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What is Involved in the Transfer of Equity?

If you are contemplating transferring equity you own in a property to another person, or you will be on the receiving end of a transfer, it is important to understand what is involved and the implications of the transaction.  There is often confusion when it comes to what is meant by the transfer of equity, as contrary to the belief of some, there are two separate transfers occurring, as we will explain in this article.

14 November 2021
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What is a transfer of equity?

To understand what is meant by a transfer of equity, we need to start with what is meant by equity.  Equity is the difference between the value of a property and the amount of any loans secured against it.  If you own a property worth £500,000 and you have a £400,000 mortgage on that property, the equity is £100,000.  Equity typically builds as houses gain value and the amount owing reduces.  

When we talk about a transfer of equity, we are referring to the co-ownership arrangement of a property.  What is really happening, however, is two separate transfers; a transfer of the legal title to the property and a transfer of the beneficial title (also known as the equitable title).  From a legal perspective, within a transfer of equity, the legal ownership of a property changes but at least one of the original legal owners remains as a registered owner of that property.  It is also important to note that even though only part of the equity is being transferred, the whole legal title will be transferred.  This may occur, for example, if:

  • a couple with joint ownership divorce, and the property is placed into the ownership of one person; this may be the result of an agreement by one to buy the share of the other, or it may be ordered by the court as part of a settlement.  
  • a person marries and transfers part of the equity of their property to their new partner,
  • there are several co-owners who have made a decision to alter the share of equity

Where a mortgage is outstanding 

Where a mortgage is outstanding on a property, consent needs to be gained from the lender (e.g. the bank or building society) to allow the transfer of equity to proceed.  It will then be up to the new owner whether they wish to continue with the original mortgage or apply for a new mortgage (this will be necessary if the lender does not agree to the transfer).  It is also advisable to ask for advice from a property law Solicitor as, depending on the circumstances, stamp duty may be payable where a transfer of equity is dependent on a mortgage.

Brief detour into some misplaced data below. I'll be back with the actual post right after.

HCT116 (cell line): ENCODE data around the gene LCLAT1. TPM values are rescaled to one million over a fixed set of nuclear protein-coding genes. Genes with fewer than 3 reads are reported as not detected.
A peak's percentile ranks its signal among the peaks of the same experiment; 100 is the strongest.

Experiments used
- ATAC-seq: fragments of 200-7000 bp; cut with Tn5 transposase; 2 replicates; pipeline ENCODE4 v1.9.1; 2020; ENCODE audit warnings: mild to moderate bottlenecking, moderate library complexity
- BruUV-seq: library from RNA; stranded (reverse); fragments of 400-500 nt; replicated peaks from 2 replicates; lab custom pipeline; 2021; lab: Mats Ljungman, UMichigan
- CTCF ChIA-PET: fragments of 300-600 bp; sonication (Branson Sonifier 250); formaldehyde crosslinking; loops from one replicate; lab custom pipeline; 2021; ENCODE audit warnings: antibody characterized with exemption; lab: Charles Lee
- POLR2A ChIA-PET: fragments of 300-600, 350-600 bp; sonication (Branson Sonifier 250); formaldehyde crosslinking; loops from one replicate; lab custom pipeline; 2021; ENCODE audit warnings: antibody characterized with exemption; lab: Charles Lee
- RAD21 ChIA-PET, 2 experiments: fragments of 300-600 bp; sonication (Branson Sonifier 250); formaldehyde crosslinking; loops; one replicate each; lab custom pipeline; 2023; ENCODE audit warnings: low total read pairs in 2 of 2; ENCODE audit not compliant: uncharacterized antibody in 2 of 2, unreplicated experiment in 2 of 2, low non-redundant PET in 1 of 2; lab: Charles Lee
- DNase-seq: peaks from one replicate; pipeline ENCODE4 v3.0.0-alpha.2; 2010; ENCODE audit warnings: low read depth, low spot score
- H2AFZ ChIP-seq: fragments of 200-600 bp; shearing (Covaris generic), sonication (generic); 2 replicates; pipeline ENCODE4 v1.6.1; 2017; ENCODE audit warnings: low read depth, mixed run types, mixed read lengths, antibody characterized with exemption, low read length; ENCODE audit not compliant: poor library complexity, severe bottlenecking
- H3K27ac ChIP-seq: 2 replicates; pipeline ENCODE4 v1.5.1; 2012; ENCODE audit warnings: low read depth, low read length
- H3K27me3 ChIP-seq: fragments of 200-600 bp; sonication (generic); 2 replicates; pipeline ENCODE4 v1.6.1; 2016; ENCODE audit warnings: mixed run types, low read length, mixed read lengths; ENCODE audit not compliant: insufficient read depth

Completing the necessary documents for the transfer of equity

Before completing the transfer, the legal professional handling your transfer of equity will request and review the existing property title deeds, verify the identity of the transferor and transferee (this is essential before the transfer can proceed), and then draft the transfer deed.  One of the key documents required to transfer equity from one party to another is the Land Registry TR1 form (Transfer of whole of registered title).  The form requires the following to be completed:

  • Details of the transferrer (the person transferring their equity) and transferor (becomes the sole registered proprietor of the property)
  • Whether money is being paid as part of the transfer
  • The type of title (full or limited)
  • A declaration of trust (if there is more than one transferee)
  • Any additional provisions
  • Execution of the transfer – by the transferor, transferee, and the lender (where the property is being transferred subject to a charge).  By the lender being involved in the transfer execution, they are effectively giving consent to the transfer.

The Land Registry’s AP1 form will also need to be completed to ensure that the land register is also changed to reflect the new ownership arrangement.  To ensure the correct terminology is used in accordance with the Land Registry, applicants are advised to write on the AP1 form that the transaction is a “transfer of shares” if the transfer is not subject to a charge (a charge gives a lender security over an asset).  If it is subject to a charge, the transfer should be described as a “transfer of shares subject to a charge”.  

In conclusion

The transfer of equity process is relatively straightforward, however, it is always recommended that a property Solicitor or conveyancer handle the process on your behalf.  Given the large amount often tied up in equity, it is important to ensure the correct process is followed and that the transfer is legally watertight.  

Guillaumes LLP Solicitors is a full-service law firm based in Weybridge, Surrey.  We have a highly experienced property law team who can assist you with all matters relating to the transfer of equity.  To make an appointment, please call us on 01932 840 111.